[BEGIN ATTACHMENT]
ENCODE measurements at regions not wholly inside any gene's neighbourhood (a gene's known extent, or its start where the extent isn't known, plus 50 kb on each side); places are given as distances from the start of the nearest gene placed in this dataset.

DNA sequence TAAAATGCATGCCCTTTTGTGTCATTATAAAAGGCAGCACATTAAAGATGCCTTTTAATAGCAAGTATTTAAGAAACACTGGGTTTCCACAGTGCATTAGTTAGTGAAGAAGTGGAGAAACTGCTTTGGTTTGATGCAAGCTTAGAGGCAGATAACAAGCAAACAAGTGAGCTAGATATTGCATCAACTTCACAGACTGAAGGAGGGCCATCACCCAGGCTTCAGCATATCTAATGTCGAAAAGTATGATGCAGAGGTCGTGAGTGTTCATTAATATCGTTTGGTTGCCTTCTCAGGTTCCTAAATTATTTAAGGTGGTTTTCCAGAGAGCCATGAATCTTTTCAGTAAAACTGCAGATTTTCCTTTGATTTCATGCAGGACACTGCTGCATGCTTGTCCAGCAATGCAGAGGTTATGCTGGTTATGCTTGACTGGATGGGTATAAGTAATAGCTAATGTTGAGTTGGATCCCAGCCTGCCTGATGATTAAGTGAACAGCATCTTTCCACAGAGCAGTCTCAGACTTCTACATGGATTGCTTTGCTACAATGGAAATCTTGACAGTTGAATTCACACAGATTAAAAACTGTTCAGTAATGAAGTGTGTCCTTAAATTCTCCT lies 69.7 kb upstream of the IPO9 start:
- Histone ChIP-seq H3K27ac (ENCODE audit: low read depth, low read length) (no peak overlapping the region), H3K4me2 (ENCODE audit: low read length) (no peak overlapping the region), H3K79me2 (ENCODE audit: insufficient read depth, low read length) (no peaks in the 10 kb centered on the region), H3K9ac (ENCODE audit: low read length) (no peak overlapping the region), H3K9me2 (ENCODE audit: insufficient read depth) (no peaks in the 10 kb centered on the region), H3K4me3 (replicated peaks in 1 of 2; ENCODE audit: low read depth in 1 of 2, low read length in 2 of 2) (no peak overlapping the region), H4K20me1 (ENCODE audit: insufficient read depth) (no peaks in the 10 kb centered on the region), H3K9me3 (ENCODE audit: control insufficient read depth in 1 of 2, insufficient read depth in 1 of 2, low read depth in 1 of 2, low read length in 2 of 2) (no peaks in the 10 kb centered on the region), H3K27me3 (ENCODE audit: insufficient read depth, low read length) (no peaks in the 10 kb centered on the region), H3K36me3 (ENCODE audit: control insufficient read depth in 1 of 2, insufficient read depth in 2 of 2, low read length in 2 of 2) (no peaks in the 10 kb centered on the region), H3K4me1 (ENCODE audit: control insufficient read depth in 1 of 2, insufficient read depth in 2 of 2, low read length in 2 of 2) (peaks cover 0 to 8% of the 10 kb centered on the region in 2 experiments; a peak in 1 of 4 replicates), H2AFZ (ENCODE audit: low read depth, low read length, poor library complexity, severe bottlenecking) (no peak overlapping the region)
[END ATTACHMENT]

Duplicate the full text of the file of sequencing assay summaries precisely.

ENCODE measurements at regions not wholly inside any gene's neighbourhood (a gene's known extent, or its start where the extent isn't known, plus 50 kb on each side); places are given as distances from the start of the nearest gene placed in this dataset.

DNA sequence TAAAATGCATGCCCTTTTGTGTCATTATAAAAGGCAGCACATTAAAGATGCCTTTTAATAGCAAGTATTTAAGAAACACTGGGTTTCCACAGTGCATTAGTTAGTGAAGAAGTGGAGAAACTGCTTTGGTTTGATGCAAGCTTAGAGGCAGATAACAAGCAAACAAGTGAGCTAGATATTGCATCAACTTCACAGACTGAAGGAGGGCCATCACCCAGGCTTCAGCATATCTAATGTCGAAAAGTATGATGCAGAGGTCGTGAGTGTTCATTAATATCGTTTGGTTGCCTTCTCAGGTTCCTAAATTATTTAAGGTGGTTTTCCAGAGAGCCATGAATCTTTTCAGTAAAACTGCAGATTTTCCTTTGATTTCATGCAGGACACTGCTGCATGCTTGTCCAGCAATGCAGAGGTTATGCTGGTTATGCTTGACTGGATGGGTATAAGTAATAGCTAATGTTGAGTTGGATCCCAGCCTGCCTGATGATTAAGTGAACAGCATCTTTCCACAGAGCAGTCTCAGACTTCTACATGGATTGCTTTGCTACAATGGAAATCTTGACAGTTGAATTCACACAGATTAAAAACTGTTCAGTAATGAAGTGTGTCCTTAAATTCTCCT lies 69.7 kb upstream of the IPO9 start:
- Histone ChIP-seq H3K27ac (ENCODE audit: low read depth, low read length) (no peak overlapping the region), H3K4me2 (ENCODE audit: low read length) (no peak overlapping the region), H3K79me2 (ENCODE audit: insufficient read depth, low read length) (no peaks in the 10 kb centered on the region), H3K9ac (ENCODE audit: low read length) (no peak overlapping the region), H3K9me2 (ENCODE audit: insufficient read depth) (no peaks in the 10 kb centered on the region), H3K4me3 (replicated peaks in 1 of 2; ENCODE audit: low read depth in 1 of 2, low read length in 2 of 2) (no peak overlapping the region), H4K20me1 (ENCODE audit: insufficient read depth) (no peaks in the 10 kb centered on the region), H3K9me3 (ENCODE audit: control insufficient read depth in 1 of 2, insufficient read depth in 1 of 2, low read depth in 1 of 2, low read length in 2 of 2) (no peaks in the 10 kb centered on the region), H3K27me3 (ENCODE audit: insufficient read depth, low read length) (no peaks in the 10 kb centered on the region), H3K36me3 (ENCODE audit: control insufficient read depth in 1 of 2, insufficient read depth in 2 of 2, low read length in 2 of 2) (no peaks in the 10 kb centered on the region), H3K4me1 (ENCODE audit: control insufficient read depth in 1 of 2, insufficient read depth in 2 of 2, low read length in 2 of 2) (peaks cover 0 to 8% of the 10 kb centered on the region in 2 experiments; a peak in 1 of 4 replicates), H2AFZ (ENCODE audit: low read depth, low read length, poor library complexity, severe bottlenecking) (no peak overlapping the region)